What are the 3 segments of the loop of Henle?
1. thin descending segment 2. thin ascending segment 3. thick ascending segment
What happens to fluid as it moves down the thin descending limb?
water is reabsorbed until the osmolality of the tubular fluid reaches an equilibrium with the interstitial fluid
What happens to the fluid as it moves up the ascending limb?
the ascending limb is impermeable to water and solutes are reabsorbed
At what part of the nephrone does aldosterone exert its effects?
at the late distal tubule and the cortical collecting tubule
Where does ADH exert its effects?
at the medullary collecting duct
What are some characteristics of loop diuretics?
- exert their effect in the thick ascending loop of Henle - most effective diuretic agents available - reduce the reabsorption of NaCl, decrease potassium reabsorption, and increase calcium and magnesium elimination
What are some characteristics of thiazide diuretics?
- act by preventing the reabsorption of NaCl in the distal convoluted tubule - produces increased losses of potassium in the urine, uric acid retention, and some impairment of glucose tolerance
Name some substances that causes vasoconstriction of renal vessels
angiotensin II, ADH, and endothelins
Name some substance that produce vasodilation in renal vessels
dopamine, nitric oxide, and prostaglandins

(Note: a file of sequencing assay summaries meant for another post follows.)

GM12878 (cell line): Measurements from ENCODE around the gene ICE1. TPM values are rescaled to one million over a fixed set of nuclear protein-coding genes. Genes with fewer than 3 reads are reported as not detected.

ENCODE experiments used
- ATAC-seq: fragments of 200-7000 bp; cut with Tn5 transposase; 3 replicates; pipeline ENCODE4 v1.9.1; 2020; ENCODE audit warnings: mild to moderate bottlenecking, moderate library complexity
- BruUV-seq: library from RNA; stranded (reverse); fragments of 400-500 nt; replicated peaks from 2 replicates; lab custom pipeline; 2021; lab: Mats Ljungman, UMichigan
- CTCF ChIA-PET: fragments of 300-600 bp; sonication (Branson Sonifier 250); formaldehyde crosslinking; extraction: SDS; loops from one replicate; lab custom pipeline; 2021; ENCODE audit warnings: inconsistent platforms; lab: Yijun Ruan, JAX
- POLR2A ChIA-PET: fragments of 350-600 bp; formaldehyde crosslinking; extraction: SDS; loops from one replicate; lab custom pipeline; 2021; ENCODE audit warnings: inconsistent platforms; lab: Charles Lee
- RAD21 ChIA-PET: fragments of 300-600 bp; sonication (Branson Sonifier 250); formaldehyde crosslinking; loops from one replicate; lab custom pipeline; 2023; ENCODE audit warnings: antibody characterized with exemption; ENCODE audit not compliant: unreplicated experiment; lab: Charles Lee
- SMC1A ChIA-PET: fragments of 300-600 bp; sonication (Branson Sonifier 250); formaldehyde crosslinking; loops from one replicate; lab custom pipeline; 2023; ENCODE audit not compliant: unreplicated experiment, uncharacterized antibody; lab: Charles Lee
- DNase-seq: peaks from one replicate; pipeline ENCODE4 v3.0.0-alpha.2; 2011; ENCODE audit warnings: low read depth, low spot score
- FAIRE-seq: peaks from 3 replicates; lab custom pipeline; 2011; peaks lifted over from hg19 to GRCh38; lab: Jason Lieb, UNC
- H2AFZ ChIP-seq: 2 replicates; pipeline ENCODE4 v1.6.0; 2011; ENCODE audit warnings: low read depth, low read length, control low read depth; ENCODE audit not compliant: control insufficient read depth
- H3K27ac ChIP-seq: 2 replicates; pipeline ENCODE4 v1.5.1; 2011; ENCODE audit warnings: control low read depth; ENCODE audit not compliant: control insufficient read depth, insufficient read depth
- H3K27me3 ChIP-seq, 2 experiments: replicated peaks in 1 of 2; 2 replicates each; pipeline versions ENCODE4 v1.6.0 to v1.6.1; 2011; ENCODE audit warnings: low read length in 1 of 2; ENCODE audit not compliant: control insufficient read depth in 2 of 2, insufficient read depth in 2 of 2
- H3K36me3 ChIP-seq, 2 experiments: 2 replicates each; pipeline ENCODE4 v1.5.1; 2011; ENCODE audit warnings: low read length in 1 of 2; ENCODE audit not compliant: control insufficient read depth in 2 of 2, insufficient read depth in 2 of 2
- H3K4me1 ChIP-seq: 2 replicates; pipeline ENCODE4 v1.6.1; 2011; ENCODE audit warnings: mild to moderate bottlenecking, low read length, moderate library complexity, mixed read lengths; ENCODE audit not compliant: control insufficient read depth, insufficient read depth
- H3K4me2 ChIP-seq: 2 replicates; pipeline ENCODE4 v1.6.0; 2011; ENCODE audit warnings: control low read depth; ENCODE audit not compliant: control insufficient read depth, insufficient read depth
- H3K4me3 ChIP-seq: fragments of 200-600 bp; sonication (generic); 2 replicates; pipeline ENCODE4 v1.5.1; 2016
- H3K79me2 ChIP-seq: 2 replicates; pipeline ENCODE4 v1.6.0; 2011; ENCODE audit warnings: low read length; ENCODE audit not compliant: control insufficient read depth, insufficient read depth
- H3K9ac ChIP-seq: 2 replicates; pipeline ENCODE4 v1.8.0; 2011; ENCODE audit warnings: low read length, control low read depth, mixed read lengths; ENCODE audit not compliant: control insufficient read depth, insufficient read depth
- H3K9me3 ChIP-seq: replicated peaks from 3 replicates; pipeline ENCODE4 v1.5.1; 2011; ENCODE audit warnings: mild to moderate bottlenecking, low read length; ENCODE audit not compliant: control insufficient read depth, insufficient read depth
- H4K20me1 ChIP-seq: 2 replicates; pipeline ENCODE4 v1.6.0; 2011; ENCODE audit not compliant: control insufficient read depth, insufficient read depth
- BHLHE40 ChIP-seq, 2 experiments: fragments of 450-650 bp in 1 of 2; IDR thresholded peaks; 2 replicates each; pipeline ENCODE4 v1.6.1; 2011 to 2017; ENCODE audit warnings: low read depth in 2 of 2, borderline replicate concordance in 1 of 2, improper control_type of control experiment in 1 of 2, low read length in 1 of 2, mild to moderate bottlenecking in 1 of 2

Describe the effects of aldosterone on sodium reabsorption
- in the presence of aldosterone, almost all the sodium in the distal tubular fluid is reabsorbed - in the absence of aldosterone, virtually no sodium is reabsorbed from the distal tubule
What are some of the affects of atrial natriuretic peptide?
- vasodilation of the afferent and efferent arterioles, which results in an increase in renal blood flow and GFR - inhibits aldosterone secretion by the adrenal gland and sodium reabsorption - inhibits ASH release from the posterior pituitary gland, thereby increase water excretion by the kidney
Describe how the kidneys regulate body pH
- kidneys regulate body pH by conserving base bicarbonate and eliminating H+ - eliminated H+ by 3 buffers in the urine (bicarbonate, phosphate, and ammonia)
What are 3 endocrine functions of the kidney?
1. control blood pressure through the renin-angiotensin mechanism 2. regulates RBC production through the synthesis of erythropoietin 3. helps control calcium metabolism by activation of vitamin D
Explain the significance of casts in the urine
casts develop when the protein concentration of the urine is high (as in the nephrotic syndrome), urine osmolality is high, and urine pH is low
Explain how urine specific gravity can be used in evaluating renal function
- healthy kidneys produce a concentrated urine with a specific gravity of 1.030 to 1.040 - with diminished renal function, there is a loss of renal concentrating ability, and the urine specific gravity may fall to levels of 1.006 to 1.010
How are serum creatinine levels used to evaluate renal function?
- as serum creatinine increases, renal function decreases